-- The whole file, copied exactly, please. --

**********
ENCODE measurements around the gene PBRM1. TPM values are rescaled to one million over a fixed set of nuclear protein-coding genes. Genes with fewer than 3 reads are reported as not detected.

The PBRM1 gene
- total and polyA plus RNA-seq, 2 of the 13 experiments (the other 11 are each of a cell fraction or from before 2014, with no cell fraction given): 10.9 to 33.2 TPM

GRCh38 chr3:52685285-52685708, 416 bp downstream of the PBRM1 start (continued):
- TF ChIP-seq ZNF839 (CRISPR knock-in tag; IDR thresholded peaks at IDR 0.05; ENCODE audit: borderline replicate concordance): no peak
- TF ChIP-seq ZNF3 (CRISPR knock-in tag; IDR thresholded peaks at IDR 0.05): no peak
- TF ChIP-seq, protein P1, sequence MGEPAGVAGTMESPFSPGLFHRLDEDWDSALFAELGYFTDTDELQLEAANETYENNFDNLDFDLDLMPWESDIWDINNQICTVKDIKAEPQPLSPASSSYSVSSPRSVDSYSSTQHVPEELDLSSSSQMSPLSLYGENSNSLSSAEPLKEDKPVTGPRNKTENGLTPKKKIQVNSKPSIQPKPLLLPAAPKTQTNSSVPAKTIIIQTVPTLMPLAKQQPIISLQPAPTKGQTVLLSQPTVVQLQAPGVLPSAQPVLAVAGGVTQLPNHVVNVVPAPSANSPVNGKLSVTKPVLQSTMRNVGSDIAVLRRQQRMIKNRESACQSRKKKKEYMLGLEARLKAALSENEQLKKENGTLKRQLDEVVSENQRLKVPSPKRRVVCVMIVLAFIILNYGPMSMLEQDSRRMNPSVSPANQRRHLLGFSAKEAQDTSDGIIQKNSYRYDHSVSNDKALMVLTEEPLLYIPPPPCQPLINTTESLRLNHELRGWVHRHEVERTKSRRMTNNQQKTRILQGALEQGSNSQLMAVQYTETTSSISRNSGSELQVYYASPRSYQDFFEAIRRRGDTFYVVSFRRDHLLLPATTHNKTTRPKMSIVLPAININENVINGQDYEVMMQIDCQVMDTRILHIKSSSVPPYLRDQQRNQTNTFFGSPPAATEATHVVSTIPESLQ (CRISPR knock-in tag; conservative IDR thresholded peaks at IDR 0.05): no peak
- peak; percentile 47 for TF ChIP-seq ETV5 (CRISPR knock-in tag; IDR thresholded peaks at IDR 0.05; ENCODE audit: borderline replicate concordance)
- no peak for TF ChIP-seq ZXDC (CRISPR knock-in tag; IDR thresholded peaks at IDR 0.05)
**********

ENCODE measurements around the gene PBRM1. TPM values are rescaled to one million over a fixed set of nuclear protein-coding genes. Genes with fewer than 3 reads are reported as not detected.

The PBRM1 gene
- total and polyA plus RNA-seq, 2 of the 13 experiments (the other 11 are each of a cell fraction or from before 2014, with no cell fraction given): 10.9 to 33.2 TPM

GRCh38 chr3:52685285-52685708, 416 bp downstream of the PBRM1 start (continued):
- TF ChIP-seq ZNF839 (CRISPR knock-in tag; IDR thresholded peaks at IDR 0.05; ENCODE audit: borderline replicate concordance): no peak
- TF ChIP-seq ZNF3 (CRISPR knock-in tag; IDR thresholded peaks at IDR 0.05): no peak
- TF ChIP-seq, protein P1, sequence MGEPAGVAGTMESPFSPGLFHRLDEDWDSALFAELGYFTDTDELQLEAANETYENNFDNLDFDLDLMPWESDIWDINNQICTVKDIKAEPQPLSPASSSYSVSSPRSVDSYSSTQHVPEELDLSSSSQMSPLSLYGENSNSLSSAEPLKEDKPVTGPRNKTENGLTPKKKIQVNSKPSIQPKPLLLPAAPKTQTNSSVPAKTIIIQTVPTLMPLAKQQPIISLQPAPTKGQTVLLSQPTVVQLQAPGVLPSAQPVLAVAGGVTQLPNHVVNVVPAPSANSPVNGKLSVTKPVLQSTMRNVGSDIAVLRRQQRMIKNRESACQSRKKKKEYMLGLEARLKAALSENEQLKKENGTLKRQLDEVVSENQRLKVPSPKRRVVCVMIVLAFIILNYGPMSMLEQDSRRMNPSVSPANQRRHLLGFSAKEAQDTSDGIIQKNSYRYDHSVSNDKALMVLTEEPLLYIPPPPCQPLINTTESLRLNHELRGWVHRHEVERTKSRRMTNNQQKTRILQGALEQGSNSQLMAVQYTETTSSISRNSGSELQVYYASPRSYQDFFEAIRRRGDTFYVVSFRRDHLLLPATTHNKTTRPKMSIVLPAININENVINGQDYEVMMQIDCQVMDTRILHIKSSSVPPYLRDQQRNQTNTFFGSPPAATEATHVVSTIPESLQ (CRISPR knock-in tag; conservative IDR thresholded peaks at IDR 0.05): no peak
- peak; percentile 47 for TF ChIP-seq ETV5 (CRISPR knock-in tag; IDR thresholded peaks at IDR 0.05; ENCODE audit: borderline replicate concordance)
- no peak for TF ChIP-seq ZXDC (CRISPR knock-in tag; IDR thresholded peaks at IDR 0.05)